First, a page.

In the kit building fourm there are a bunch of threads just for the Bolt. When I was in my Bipe years one of the tricks I did on a lot of them was to move the fire wall forward to help the CG, no flight changes noticed at all.
Old 09-29-2010, 03:32 AM
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Default RE: Moving engine forward changes geom'ery?

Did the reverse for the same reason. Shortened the nose 3" on an EAA Bipe by Balsa USA in order to install a small gasser. Had flown it with a 120 4-stroke in standard config. Did not notice a difference.

Go for it!

Bedford

PS: Darnit Sandman! I got smudges all over my expensive new monitor because of you!
Old 09-29-2010, 05:46 AM
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Sandmann_AU
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Default RE: Moving engine forward changes geom'ery?


ORIGINAL: beepee

Did the reverse for the same reason. Shortened the nose 3'' on an EAA Bipe by Balsa USA in order to install a small gasser. Had flown it with a 120 4-stroke in standard config. Did not notice a difference.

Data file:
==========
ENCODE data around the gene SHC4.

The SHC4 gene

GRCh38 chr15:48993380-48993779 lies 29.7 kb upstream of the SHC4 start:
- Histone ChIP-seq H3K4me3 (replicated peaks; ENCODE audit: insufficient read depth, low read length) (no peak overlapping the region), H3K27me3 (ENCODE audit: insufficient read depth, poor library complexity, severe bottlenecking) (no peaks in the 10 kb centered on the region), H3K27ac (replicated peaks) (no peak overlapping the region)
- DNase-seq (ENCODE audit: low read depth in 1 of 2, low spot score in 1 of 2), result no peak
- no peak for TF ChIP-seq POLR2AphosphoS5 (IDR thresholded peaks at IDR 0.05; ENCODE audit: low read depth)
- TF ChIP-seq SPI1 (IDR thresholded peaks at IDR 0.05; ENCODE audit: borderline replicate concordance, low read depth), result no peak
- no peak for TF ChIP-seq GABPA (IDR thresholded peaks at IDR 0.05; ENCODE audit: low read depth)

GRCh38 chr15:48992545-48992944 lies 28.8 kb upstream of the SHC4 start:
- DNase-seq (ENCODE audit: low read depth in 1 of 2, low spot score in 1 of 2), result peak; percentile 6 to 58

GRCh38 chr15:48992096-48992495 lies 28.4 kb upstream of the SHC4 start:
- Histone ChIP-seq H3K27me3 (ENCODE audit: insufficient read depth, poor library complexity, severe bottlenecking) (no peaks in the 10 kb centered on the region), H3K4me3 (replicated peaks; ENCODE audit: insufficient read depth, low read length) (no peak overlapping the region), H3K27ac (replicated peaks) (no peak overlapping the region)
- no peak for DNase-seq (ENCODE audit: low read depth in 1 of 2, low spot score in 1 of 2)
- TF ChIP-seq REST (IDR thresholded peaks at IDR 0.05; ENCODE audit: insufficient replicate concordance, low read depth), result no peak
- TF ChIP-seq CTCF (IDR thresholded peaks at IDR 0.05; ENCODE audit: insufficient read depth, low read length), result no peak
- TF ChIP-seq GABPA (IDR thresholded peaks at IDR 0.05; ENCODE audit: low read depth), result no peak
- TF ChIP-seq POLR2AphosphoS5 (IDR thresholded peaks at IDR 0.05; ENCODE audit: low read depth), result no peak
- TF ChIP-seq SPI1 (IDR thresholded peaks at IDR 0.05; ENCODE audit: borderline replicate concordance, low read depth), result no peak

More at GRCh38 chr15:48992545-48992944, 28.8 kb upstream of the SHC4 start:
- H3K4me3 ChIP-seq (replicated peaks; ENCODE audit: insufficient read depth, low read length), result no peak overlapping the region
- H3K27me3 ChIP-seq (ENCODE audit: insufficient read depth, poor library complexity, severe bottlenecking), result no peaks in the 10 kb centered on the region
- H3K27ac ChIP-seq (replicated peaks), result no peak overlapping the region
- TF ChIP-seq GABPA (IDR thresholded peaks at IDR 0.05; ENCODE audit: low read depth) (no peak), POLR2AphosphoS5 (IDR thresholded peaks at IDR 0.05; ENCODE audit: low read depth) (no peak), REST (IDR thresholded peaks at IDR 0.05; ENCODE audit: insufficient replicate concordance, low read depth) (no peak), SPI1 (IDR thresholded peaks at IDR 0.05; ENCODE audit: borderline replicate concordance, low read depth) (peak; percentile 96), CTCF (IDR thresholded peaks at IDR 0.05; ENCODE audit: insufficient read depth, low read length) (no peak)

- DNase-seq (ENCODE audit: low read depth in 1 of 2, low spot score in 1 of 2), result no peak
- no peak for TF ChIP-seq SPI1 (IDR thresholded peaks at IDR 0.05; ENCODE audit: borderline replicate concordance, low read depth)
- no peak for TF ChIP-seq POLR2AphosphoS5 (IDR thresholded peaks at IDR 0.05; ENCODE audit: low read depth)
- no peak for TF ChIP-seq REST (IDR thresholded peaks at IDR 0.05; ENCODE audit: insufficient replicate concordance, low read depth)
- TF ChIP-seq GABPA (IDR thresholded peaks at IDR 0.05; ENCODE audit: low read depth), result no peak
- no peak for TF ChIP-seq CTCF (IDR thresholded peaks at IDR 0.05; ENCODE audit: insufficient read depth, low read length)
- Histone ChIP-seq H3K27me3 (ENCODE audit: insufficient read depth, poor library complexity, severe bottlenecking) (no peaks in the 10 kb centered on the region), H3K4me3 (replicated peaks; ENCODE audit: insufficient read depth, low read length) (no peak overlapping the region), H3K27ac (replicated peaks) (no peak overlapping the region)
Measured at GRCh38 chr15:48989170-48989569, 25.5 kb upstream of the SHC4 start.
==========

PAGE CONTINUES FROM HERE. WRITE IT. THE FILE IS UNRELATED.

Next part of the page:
Go for it!

Bedford

PS: Darnit Sandman! I got smudges all over my expensive new monitor because of you!
hehehe sorry about that. You're the second person in a week to try to squish my avatar. It's even caught me once or twice when I first started using it.

When you shortened your bipe, were you doing it to fit the engine into it (thereby leaving the prop in the standard position) or to reduce required tail weight (and moving the prop further back from standard in the process)?

Oh.. for da Rock... the skybolt has its tank pressed up hard against the firewall, and I've actually echo'd a lot of the newer ARFs by cutting a hole in it for the tank neck to protrude through, so a little extra fuel line length shouldn't be a problem.

For Gray Beard... yah I actually posited the same question in the Skybolt clubhouse thread but got no response. I figured I'd get more action from a new thread. It worked.